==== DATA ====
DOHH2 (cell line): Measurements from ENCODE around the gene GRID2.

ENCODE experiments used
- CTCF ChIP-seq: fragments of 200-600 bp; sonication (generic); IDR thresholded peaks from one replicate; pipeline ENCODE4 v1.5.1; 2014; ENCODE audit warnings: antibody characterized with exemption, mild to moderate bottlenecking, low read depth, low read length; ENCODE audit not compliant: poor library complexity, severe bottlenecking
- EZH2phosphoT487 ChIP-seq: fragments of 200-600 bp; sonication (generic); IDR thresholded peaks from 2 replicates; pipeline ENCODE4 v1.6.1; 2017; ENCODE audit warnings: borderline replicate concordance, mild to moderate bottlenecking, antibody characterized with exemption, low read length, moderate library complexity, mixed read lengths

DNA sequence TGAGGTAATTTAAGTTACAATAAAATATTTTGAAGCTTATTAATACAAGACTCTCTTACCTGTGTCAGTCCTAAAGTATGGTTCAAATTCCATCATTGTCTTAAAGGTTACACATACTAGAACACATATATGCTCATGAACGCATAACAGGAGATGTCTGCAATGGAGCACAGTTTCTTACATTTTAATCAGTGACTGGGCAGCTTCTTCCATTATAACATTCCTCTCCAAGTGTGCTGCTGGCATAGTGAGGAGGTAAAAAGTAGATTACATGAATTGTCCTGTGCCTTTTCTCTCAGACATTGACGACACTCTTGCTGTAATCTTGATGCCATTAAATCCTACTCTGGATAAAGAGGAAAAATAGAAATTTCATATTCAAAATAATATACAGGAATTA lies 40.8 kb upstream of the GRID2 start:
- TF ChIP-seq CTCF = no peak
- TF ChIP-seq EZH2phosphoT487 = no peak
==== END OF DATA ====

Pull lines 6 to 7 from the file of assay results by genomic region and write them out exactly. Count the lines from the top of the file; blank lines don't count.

- TF ChIP-seq CTCF = no peak
- TF ChIP-seq EZH2phosphoT487 = no peak